Grammy-winning jazz trumpeter Wynton Marsalis, along with Harry Potter author J.K. Rowling, longtime New Yorker staff writer Malcolm Gladwell, and an array of other prominent figures, has signed a letter denouncing cancel culture.
The Handmaid’s Tale author Margaret Atwood and political activist Noam Chomsky joined Wynton Marsalis in lending their names to the open letter, which is expected to appear in the October edition of Harper’s Magazine. (The monthly magazine’s editors didn’t provide a reason for the three-month-long delay in publishing the letter in print.) Marsalis seems to be the only musician on the list (whose 152 signers are predominantly writers and college professors), and it’s unclear at this time whether additional music industry voices will join him.
Approximately 530 words in length, the politically charged rebuke of cancel culture indicates that the ongoing protests have “intensified a new set of moral attitudes and political commitments that tend to weaken our norms of open debate and toleration of differences in favor of ideological conformity. … The forces of illiberalism are gaining strength throughout the world and have a powerful ally in Donald Trump, who represents a real threat to democracy.”
From there, the document takes aim at cancel culture’s perceived impact on the ability of journalists, artists, and other public figures to freely voice opinions that don’t necessarily align with others’ positions.
“The free exchange of information and ideas, the lifeblood of a liberal society, is daily becoming more constricted,” the letter states. “The restriction of debate, whether by a repressive government or an intolerant society, invariably hurts those who lack power and makes everyone less capable of democratic participation.”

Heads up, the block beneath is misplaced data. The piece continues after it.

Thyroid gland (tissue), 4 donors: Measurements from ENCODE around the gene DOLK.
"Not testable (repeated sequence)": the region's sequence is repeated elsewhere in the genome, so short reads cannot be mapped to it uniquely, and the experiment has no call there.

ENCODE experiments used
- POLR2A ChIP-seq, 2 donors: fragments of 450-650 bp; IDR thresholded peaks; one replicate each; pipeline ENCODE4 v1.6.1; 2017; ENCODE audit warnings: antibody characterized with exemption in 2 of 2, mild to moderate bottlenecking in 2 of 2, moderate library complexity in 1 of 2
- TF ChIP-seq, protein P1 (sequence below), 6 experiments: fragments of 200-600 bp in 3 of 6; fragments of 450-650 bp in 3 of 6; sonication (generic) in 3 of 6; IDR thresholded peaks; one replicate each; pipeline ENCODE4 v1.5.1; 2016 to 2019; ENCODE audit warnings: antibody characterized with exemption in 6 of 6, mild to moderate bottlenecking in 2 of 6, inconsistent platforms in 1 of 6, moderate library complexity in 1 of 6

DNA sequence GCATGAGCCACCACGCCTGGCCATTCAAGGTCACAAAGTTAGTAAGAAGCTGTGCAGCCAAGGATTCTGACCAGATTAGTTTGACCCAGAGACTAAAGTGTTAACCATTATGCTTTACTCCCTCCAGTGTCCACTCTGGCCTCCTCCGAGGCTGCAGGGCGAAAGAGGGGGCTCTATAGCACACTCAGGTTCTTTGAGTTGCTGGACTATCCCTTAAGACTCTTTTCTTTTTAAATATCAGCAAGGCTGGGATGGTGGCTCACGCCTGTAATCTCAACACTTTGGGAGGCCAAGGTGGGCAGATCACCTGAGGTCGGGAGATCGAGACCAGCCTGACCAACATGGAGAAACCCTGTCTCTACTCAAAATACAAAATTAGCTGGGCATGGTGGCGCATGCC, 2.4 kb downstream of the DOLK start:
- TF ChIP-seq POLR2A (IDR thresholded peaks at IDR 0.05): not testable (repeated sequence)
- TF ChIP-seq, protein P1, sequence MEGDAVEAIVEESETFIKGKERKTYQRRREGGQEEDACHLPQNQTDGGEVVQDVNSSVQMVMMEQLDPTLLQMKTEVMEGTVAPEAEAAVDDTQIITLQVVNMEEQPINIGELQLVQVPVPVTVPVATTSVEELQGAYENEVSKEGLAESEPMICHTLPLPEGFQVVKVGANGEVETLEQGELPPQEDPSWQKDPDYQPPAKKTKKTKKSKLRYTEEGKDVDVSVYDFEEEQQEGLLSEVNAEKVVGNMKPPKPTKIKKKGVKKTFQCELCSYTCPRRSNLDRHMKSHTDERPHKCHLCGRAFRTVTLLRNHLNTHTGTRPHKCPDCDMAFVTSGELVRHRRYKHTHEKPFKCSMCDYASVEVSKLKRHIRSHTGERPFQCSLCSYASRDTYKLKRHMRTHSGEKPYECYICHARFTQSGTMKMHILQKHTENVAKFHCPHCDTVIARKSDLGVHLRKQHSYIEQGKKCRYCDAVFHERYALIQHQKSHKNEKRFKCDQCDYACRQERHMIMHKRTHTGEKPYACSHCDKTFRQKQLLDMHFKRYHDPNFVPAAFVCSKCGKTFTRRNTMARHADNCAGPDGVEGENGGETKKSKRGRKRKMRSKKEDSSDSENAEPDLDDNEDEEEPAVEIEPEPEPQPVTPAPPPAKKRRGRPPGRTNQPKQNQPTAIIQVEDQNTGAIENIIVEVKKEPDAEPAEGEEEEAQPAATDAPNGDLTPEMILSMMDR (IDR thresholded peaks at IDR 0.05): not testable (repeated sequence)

At the time of this writing, Wynton Marsalis – who is active in the political and social justice spheres – hadn’t taken to social media to elaborate upon his signing the letter, only retweeting the Harper’s announcement of the message. J.K. Rowling, for her part, has been involved in controversial conversations about transgender persons as of late, and this controversy may well have prompted her to back the statement.
However, other social media users have responded to the text, and their opinions appear to be generally negative. A number of individuals took issue with the letter’s political remarks concerning the president, and others (seemingly from the opposite end of the political spectrum) found fault with the message’s substance.
“Is this just ‘we would like the freedom to say anything we want without fear of rightful criticism’? I ask because I can’t load the page but there’s a raging multi-millionaire transphobe on the list of signatories so,” penned a dissatisfied person.
“Social movements are meant to be uncomfortable. Put down your privilege for 5 minutes and read the room!” vented another Twitter user.